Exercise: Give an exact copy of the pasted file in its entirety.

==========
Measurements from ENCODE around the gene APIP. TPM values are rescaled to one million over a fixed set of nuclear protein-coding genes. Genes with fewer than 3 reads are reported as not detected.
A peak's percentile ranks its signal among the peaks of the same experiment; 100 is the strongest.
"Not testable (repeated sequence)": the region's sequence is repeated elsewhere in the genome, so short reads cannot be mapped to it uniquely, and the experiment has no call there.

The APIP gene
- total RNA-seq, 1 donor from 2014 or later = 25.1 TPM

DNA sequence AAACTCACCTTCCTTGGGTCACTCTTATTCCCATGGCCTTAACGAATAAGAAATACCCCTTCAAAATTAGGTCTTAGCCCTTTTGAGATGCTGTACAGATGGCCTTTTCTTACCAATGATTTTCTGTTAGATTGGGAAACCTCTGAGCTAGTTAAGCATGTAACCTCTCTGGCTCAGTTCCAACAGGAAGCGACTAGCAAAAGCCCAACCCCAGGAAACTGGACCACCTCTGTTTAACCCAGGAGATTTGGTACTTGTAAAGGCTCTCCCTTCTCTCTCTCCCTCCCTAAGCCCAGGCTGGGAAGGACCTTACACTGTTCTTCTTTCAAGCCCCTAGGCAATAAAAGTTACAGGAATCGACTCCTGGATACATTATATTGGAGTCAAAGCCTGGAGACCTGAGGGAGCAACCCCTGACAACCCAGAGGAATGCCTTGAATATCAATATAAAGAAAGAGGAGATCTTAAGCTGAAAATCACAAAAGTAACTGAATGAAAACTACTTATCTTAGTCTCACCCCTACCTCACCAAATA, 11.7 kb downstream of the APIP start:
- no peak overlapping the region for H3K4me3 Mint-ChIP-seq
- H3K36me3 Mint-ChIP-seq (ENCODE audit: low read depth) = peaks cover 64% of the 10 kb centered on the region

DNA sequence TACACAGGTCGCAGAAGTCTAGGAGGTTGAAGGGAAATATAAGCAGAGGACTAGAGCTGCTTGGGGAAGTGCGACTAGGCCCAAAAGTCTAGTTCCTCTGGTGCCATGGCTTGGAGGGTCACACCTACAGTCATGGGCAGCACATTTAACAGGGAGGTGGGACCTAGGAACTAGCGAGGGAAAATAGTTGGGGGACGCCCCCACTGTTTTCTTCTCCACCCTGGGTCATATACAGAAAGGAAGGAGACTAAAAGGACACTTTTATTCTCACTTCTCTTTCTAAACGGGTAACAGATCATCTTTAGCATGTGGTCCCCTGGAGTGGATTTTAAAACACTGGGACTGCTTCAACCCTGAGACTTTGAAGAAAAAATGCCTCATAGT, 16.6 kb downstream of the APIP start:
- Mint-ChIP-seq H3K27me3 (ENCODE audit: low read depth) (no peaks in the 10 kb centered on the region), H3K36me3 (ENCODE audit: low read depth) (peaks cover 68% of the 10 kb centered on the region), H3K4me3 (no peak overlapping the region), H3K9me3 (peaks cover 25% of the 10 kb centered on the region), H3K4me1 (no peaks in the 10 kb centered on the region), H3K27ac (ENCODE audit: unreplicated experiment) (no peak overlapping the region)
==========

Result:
Measurements from ENCODE around the gene APIP. TPM values are rescaled to one million over a fixed set of nuclear protein-coding genes. Genes with fewer than 3 reads are reported as not detected.
A peak's percentile ranks its signal among the peaks of the same experiment; 100 is the strongest.
"Not testable (repeated sequence)": the region's sequence is repeated elsewhere in the genome, so short reads cannot be mapped to it uniquely, and the experiment has no call there.

The APIP gene
- total RNA-seq, 1 donor from 2014 or later = 25.1 TPM

DNA sequence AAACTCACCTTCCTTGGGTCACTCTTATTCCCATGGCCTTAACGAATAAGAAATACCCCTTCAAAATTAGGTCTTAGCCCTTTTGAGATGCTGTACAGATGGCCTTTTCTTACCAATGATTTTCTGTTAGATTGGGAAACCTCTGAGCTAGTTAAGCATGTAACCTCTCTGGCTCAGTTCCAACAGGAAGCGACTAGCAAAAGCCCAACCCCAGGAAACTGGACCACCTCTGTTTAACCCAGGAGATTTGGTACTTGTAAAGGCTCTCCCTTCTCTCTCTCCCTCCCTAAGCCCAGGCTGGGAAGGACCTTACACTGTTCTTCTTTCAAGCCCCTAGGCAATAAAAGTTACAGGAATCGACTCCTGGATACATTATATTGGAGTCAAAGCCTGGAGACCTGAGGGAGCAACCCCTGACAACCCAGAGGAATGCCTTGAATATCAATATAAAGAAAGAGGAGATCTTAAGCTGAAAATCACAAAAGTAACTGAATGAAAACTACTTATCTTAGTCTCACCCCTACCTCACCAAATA, 11.7 kb downstream of the APIP start:
- no peak overlapping the region for H3K4me3 Mint-ChIP-seq
- H3K36me3 Mint-ChIP-seq (ENCODE audit: low read depth) = peaks cover 64% of the 10 kb centered on the region

DNA sequence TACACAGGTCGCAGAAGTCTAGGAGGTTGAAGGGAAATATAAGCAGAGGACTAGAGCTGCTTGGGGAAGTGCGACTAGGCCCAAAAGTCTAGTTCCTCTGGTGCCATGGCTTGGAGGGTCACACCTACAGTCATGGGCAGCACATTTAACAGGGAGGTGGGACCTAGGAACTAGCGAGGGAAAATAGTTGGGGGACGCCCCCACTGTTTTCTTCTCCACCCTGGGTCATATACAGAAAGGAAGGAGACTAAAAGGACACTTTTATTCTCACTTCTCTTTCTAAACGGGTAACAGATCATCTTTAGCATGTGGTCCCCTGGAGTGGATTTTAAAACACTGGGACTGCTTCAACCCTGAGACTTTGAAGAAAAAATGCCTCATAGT, 16.6 kb downstream of the APIP start:
- Mint-ChIP-seq H3K27me3 (ENCODE audit: low read depth) (no peaks in the 10 kb centered on the region), H3K36me3 (ENCODE audit: low read depth) (peaks cover 68% of the 10 kb centered on the region), H3K4me3 (no peak overlapping the region), H3K9me3 (peaks cover 25% of the 10 kb centered on the region), H3K4me1 (no peaks in the 10 kb centered on the region), H3K27ac (ENCODE audit: unreplicated experiment) (no peak overlapping the region)